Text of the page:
Sure, the Loop isn't exactly known for its bustling nightlife, but a newly opened landmark hotel may sway you to party near Millennium Park by means of an epic game room and restaurant run by the folks behind Longman & Eagle, a patio-equipped Shake Shack, and a rooftop bar with an impeccable view. Having survived the World's Fair, Prohibition, and more bad Cubs seasons than any human could tolerate, the 125-year-old Chicago Athletic Association Hotel is a hub of history that's now open to the public for first time. Check out this primer on everything you'll want to explore.
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The CAA was founded in 1890 by Chicago's elite (including Marshall Field, Cyrus McCormick, and A. G. Spalding) as a men's club for athletic, business, and social activities. The hotel building, designed to look like a Venetian palace, was constructed in time for the World’s Columbian Exposition (thankfully not for the intended purpose of murder).
Closed since 2007, the hotel was revived by local mogul and history buff John Pritzker, who revamped while preserving its landmark feel, as seen in architectural details like swaths of old fencing courts lining the walls of the hotel elevators.
The Game Room
Accessible through the lobby or private alleyway entrance, the hotel's fully restored game room sports tabletop games, 300 seats, and a dim, lacquered whiskey bar mystique. Play pool, shuffleboard, or foosball while working on a local craft beer (Half Acre, Revolution, Off Color) or, once you've sworn you play better after a few drinks, a pitcher of Schlitz.
Consult the resident Games Master (oh yes, there's a Games Master) to brush up on your bocce rules before hitting the indoor court padded with crushed oyster shells. Along with illustrations denoting great moments in Chicago sports, one of your friends is liable to ask, "hey, isn't that the Cubs logo hanging on the back wall?" To which you'll reply, "it is, but the symbol originally belonged to the club before letting member William Wrigley use it when he bought the Cubs." Then they'll ask, "how'd you know that?" You'll say, "I read about it in Thrillist." Then you'll both share a good, long laugh, together.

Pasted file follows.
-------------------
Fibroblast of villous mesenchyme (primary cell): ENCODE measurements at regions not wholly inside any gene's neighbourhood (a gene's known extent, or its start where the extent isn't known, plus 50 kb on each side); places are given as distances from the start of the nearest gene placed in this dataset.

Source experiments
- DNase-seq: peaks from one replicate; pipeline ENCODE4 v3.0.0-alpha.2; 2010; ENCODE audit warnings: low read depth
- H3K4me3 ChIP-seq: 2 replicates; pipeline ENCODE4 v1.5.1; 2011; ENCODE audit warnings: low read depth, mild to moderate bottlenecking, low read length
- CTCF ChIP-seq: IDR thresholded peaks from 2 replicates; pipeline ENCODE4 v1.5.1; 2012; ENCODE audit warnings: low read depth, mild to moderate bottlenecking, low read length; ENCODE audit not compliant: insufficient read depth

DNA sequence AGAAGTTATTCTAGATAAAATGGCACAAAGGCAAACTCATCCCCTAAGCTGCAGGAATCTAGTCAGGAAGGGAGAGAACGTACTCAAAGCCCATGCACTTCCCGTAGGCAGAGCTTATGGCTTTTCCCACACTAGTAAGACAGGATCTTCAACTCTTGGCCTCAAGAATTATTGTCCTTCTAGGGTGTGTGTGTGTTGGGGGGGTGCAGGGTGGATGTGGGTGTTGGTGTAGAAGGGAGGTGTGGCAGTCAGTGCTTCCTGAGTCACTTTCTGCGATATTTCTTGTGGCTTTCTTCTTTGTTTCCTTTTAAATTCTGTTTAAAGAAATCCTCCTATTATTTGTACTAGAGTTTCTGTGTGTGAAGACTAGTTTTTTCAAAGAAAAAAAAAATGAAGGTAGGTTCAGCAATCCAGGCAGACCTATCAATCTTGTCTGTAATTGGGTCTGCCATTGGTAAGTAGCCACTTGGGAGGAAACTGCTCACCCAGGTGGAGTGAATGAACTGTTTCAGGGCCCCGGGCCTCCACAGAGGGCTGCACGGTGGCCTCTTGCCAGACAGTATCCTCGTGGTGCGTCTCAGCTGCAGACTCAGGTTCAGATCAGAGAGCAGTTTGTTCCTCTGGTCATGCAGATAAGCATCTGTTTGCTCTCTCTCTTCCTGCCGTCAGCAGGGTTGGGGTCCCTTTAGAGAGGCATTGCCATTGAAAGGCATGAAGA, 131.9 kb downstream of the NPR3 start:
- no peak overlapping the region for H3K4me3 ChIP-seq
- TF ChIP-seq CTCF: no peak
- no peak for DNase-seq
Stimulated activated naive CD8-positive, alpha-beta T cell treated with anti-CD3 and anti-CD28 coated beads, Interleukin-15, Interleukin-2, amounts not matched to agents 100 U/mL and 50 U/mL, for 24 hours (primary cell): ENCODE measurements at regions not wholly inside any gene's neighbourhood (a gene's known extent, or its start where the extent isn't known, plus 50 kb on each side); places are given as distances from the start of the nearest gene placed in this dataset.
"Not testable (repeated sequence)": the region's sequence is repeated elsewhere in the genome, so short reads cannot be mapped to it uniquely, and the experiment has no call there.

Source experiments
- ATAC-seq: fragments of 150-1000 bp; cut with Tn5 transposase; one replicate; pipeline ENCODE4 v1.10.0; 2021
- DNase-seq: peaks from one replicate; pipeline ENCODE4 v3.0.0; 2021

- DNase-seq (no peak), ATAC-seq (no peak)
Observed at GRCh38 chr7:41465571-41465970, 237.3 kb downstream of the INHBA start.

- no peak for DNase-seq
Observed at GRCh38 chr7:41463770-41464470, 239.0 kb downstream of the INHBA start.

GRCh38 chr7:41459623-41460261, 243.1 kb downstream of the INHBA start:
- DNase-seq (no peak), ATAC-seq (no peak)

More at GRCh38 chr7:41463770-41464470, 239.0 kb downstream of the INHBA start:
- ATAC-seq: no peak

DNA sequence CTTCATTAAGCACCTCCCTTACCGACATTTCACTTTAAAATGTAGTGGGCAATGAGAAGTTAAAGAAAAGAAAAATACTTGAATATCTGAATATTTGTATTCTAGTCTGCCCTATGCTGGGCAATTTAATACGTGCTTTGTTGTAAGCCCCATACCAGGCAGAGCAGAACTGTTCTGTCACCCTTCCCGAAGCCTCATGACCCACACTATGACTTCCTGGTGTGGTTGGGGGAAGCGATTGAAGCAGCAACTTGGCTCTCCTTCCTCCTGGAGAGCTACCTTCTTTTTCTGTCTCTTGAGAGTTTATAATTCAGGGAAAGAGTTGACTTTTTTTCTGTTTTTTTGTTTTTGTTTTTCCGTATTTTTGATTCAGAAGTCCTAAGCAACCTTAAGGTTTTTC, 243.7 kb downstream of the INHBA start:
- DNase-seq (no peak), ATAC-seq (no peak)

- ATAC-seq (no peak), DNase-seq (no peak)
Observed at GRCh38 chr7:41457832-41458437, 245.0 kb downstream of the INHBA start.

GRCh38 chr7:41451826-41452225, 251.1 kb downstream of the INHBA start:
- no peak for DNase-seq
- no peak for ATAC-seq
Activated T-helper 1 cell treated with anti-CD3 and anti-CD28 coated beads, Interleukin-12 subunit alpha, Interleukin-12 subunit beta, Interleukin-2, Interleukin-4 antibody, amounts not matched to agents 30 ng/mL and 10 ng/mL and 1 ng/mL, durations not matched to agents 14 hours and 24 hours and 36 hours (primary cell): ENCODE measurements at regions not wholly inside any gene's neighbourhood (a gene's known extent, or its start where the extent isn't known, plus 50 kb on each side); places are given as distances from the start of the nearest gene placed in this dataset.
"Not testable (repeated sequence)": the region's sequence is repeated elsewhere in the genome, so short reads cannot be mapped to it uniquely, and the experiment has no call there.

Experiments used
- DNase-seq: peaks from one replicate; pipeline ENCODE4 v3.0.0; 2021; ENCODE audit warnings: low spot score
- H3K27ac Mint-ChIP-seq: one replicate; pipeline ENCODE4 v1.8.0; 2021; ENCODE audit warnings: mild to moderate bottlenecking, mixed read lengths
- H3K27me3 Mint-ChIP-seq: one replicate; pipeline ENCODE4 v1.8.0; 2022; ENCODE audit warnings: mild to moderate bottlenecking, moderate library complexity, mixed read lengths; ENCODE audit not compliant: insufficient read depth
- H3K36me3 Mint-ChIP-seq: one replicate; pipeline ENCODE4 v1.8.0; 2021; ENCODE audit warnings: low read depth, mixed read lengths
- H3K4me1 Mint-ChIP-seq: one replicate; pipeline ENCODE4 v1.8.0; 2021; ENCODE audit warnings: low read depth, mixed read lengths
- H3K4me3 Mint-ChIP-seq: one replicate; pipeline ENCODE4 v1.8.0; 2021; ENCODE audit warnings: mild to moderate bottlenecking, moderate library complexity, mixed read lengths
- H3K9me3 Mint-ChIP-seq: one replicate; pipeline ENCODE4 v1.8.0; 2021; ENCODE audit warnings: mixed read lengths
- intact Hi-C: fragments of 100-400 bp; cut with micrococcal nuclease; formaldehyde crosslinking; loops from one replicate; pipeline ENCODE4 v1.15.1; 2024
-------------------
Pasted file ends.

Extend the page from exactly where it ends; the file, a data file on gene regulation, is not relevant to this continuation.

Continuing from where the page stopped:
The cocktail menu comes from local Tiki master Paul McGee (of Lost Lake and previously Three Dots and a Dash) and includes a wheel of classic drinks with seasonal variations promising to always keep slots for a daiquiri, Old Fashioned, Pimm's Cup, highball, etc.
The Game Room's food menu runs the gamut of concessions-style eats including fried pickles on a stick with smoked tomato aioli, duck sausage corn dogs, and root beer floats that can be spiked with fernet.
In the entryway to Game Room sits an eight-seat micro-bar called Milk Room inspired by the hotel's original Prohibition-era speakeasy (not because it's a psychotropic Clockwork Orange milk den). By day there will be donuts, pastries, coffee, and tea from Rare Tea Cellar. By night there are cocktail selections centered around rare spirits, if you've got a hankering for sugar cane or pre-embargo Cuban rum, you've found the right place.